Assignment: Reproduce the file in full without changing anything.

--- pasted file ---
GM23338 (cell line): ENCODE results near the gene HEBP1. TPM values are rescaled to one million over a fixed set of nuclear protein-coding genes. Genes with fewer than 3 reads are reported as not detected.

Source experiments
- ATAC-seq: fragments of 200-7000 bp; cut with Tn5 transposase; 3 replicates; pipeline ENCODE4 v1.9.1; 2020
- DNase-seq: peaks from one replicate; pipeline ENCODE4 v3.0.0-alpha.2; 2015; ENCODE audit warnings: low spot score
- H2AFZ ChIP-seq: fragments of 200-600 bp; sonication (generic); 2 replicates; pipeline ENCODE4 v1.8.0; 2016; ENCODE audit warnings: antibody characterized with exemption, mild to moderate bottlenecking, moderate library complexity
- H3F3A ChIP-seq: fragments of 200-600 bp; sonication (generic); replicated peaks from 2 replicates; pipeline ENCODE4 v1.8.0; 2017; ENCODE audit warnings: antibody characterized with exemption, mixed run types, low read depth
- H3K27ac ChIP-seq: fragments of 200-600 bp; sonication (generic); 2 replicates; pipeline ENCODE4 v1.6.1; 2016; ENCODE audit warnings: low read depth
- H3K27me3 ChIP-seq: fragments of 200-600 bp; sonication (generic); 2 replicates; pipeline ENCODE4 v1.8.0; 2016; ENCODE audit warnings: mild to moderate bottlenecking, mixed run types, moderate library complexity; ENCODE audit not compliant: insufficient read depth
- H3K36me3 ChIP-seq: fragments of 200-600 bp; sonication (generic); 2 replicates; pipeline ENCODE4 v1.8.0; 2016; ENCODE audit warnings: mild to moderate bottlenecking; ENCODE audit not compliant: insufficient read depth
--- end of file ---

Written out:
GM23338 (cell line): ENCODE results near the gene HEBP1. TPM values are rescaled to one million over a fixed set of nuclear protein-coding genes. Genes with fewer than 3 reads are reported as not detected.

Source experiments
- ATAC-seq: fragments of 200-7000 bp; cut with Tn5 transposase; 3 replicates; pipeline ENCODE4 v1.9.1; 2020
- DNase-seq: peaks from one replicate; pipeline ENCODE4 v3.0.0-alpha.2; 2015; ENCODE audit warnings: low spot score
- H2AFZ ChIP-seq: fragments of 200-600 bp; sonication (generic); 2 replicates; pipeline ENCODE4 v1.8.0; 2016; ENCODE audit warnings: antibody characterized with exemption, mild to moderate bottlenecking, moderate library complexity
- H3F3A ChIP-seq: fragments of 200-600 bp; sonication (generic); replicated peaks from 2 replicates; pipeline ENCODE4 v1.8.0; 2017; ENCODE audit warnings: antibody characterized with exemption, mixed run types, low read depth
- H3K27ac ChIP-seq: fragments of 200-600 bp; sonication (generic); 2 replicates; pipeline ENCODE4 v1.6.1; 2016; ENCODE audit warnings: low read depth
- H3K27me3 ChIP-seq: fragments of 200-600 bp; sonication (generic); 2 replicates; pipeline ENCODE4 v1.8.0; 2016; ENCODE audit warnings: mild to moderate bottlenecking, mixed run types, moderate library complexity; ENCODE audit not compliant: insufficient read depth
- H3K36me3 ChIP-seq: fragments of 200-600 bp; sonication (generic); 2 replicates; pipeline ENCODE4 v1.8.0; 2016; ENCODE audit warnings: mild to moderate bottlenecking; ENCODE audit not compliant: insufficient read depth